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Re: Dcc versus Dc running characteristics
« Reply #8 on: November 09, 2017, 03:45:49 PM »
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Reducing the problem so we can compare apples to apples:
Let's assume on your DC layout, you are running only one engine.
And lets's assume that on your DC layout, you are using DC-only engines and a DC throttle,
and on your DCC layout, you are using DCC equipped engines.

(In other words, no "hybrid" cases of trying to run a DC engine on a DCC system).

As others have noted, decoders use PWM output to drive the motor, which is da bomb for getting motors to
spin smoothly at low speed without stalling.  So if you use a PWM DC throttle, you should get the same
impressive results you would get from a DCC engine.

Except....
If your decoder has the back emf feature enabled, it has another advantage.  It is continuously sensing the
speed of the motor and adjusting the output to compensate.  When this is tuned right, it can keep a motor
moving at lower speeds than it would ordinarily be capable of on smooth DC, or even PWM DC.

There *have* been DC throttle with back emf features, but they are rare.    That TAT IV or V that Peteski mentioned
was one, and the Radio Shack throttle, which was a TAT in sheep's clothing, are two that I know of.

Complicating things:
If you put two engines on the track, there isn't much a back-emf DC throttle can do because it cannot accurately
sense the speeds of two different motors on the track at the same time.  Whereas a decoder, remember, only has
to measure the one motor in its own engine. 

DCC is like carrying around a really nice PWM back-emf enabled throttle inside each engine, dedicated to only that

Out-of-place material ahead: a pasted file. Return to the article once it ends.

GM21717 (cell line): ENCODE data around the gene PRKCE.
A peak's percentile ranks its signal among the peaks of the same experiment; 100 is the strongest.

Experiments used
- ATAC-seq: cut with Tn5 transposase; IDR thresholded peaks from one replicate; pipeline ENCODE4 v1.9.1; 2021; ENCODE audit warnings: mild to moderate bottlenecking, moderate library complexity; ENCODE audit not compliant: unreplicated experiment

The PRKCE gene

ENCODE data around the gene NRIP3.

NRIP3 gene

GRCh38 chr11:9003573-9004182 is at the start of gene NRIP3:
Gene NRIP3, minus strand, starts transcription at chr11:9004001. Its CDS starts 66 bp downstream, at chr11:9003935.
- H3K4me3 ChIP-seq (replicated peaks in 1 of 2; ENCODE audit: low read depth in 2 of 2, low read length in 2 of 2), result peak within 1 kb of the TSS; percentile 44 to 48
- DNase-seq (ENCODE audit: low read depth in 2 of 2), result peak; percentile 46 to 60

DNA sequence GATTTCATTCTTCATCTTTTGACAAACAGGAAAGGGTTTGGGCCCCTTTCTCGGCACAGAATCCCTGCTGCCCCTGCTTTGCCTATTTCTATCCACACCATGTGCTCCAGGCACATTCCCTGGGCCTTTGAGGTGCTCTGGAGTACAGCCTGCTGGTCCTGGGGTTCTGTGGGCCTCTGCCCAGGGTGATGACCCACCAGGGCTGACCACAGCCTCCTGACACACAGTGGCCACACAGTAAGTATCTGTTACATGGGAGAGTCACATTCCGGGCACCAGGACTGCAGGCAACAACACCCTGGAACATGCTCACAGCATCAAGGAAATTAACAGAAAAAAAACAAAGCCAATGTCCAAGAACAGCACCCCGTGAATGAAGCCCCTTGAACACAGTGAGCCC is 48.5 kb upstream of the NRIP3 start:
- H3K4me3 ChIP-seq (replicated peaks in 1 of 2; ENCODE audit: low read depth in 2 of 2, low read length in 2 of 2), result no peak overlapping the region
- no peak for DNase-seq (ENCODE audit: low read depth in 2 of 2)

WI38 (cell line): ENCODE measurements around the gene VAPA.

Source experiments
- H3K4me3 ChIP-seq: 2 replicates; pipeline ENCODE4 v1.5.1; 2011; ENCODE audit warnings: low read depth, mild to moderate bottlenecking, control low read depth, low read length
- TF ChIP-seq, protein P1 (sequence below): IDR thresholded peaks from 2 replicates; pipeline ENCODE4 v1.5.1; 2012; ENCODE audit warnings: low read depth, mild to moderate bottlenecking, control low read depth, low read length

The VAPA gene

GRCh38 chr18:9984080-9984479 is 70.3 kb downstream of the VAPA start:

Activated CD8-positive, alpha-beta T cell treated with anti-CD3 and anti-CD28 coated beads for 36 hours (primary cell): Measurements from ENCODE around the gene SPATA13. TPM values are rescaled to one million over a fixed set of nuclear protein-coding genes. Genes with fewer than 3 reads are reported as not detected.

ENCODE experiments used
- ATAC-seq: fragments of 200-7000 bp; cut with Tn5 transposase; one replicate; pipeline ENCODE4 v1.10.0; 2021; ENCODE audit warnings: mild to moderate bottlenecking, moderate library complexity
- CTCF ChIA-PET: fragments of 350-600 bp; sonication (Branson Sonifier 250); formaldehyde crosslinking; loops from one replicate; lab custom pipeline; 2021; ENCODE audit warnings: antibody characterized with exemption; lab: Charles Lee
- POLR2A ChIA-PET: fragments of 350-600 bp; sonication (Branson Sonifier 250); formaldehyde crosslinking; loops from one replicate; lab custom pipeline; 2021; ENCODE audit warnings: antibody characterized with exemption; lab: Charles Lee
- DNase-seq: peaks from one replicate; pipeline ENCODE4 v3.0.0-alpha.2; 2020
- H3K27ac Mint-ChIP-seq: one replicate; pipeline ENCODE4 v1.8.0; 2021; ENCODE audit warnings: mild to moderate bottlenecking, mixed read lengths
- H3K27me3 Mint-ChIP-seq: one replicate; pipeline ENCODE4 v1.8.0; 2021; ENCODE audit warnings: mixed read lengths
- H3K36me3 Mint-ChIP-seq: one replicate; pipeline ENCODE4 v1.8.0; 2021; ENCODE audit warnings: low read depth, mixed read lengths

engine.
-------------------------------------------------------------------------------

So even though I use only DC, it's obvious that you should be able to get better motor performance
in a DCC-equipped engine running on a DCC system. *



* unless, of course, you use coreless motors and gearheads and get the mechanical capabilities of the engine
so good that it doesn't make a rat's hind quarters worth of difference what the throttle is.   :)


ek2000

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Re: Dcc versus Dc running characteristics
« Reply #9 on: November 09, 2017, 08:00:58 PM »
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I know the question is more on running characteristics but I would also like to weigh in with the operational characteristics/flexibility that you get with DCC. When I entered the hobby, like many before me, I had a DC set up. While the running characteristics were generally very good especially with manufacturers like KATO, the ability to control locomotives and their functions independently was a huge driver for me to move to DCC. With DCC, the joy of running trains is compounded many times, in my opinion.

With DCC, I have observed that some locomotives lose power in spots where with my DC set up (same track and the same locomotive) there are no issues.
DC is like the pick up trucks of past - reliable but not with a lot of bells and whistles. DCC to me is more akin to newer cars with all fancy gadgets, the more gadgets there are, the more that can go wrong, but once you get used to them, hard to live without..

I digress, but long story short, there is no dearth of good DCC models that perform reliably in DCC set up, great slow speed, reliable pickup plus all the great benefits you get with DCC. My experience with running characteristics, while mixed depending on the manufacturer, is much more positive with DCC.